1

So I'm trying a few token based authentication in Laravel, each user have token they can use to access certain database. But there is something I still don't understand from these tutorial. The tutorials seem to only check whether a user have token, if yes then authenticate the profile to do certain api call, but obviously this is not secure.

When let's say a user "Andrew" has his own token and say he can see his own profile (in a 'profile' table), he can also see other people's profile providing he have his own token, if he can guess the api call for that other profile. Let's say he simply seen the api call for his profile example.site/getprofile?id=22 and try changing the id to see other's profile, and he will be authenticated because he has token.

How do I make sure that he can't see other's profile? what is the best practice?

2

I would suggest the following for your specific example where its the user id that you are using for the query parameter

  • In the token add a userid claim. (usually the token will already have one of these in some form or another, maybe the 'sub' claim?)

  • Make the apicall 'getMyProfile' with zero parameters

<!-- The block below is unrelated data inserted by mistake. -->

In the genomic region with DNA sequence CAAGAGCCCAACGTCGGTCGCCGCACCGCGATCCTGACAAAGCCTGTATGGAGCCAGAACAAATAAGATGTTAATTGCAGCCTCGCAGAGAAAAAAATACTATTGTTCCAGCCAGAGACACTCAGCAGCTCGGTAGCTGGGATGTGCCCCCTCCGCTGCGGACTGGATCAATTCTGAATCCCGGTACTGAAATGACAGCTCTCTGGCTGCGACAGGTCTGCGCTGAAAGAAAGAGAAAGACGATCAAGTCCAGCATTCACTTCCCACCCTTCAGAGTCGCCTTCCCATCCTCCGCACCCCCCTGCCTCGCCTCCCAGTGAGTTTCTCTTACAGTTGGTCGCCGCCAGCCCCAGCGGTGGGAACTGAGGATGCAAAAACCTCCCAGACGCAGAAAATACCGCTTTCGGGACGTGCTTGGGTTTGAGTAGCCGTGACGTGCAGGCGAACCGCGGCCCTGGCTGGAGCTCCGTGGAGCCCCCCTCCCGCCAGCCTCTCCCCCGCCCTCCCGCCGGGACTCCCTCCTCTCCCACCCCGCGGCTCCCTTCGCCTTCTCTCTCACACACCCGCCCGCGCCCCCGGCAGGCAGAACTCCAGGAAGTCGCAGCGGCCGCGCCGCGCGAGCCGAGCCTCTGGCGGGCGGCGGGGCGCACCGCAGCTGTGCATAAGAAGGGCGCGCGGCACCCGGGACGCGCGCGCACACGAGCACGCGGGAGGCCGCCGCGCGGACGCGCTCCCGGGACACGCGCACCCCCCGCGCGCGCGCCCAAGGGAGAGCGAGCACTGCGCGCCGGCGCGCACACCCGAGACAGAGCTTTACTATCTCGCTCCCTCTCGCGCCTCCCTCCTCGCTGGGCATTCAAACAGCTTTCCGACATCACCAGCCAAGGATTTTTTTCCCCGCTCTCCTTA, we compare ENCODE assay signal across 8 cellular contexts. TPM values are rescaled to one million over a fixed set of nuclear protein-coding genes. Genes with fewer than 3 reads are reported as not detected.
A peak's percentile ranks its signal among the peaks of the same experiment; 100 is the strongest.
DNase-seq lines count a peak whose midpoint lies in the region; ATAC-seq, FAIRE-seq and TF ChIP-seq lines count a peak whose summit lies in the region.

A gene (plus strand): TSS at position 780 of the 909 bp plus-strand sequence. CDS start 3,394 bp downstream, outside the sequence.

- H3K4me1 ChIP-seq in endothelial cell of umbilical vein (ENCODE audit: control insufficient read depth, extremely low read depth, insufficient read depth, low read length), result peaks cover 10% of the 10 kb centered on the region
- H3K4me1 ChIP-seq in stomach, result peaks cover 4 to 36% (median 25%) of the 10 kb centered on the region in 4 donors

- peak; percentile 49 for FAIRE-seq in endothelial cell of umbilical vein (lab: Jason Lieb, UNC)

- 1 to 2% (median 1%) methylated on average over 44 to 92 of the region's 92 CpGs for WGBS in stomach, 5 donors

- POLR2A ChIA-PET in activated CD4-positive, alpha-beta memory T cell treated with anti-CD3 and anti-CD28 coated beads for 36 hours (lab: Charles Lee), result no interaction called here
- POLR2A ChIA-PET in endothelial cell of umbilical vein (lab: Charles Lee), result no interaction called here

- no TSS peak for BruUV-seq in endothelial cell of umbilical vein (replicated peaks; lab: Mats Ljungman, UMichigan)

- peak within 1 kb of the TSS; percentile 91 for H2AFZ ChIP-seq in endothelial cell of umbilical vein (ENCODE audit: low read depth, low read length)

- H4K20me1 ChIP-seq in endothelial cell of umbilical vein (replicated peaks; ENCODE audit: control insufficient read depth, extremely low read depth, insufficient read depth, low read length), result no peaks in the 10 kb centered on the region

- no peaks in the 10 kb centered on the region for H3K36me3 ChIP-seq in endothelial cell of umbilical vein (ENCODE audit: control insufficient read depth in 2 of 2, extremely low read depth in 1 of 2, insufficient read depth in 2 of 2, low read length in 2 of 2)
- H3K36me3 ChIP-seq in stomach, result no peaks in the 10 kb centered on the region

• In the controller read the token claims and pull out the userid. use this to retrieve the users profile and return it.

If a general 'getProfile' method is required you can add this too, but use the tokens 'role' claims to limit access to admin (or whatever role is required) users

2

It seems you have authentication covered, but you should also look up some tutorials on authorisation as well, which is what you are describing.

Essentially, every security-sensitive action should perform an authorisation step to determine whether it is allowed before it is actually performed. I'm not sure of the Laravel specifics, but in the case of viewing a user profile, for example, the authorisation will check that the ID of the current user, which should be obtainable from their token somehow, is the same as the ID of the profile being viewed, or possibly whether the current user is an admin or super-user, and will not allow viewing if this is not the case.

Edit: It looks like Laravel has a whole authorisation framework included, so this page should help you get started with a Laravel-specific solution.

Your Answer

By clicking “Post Your Answer”, you agree to our terms of service, privacy policy and cookie policy

Not the answer you're looking for? Browse other questions tagged or ask your own question.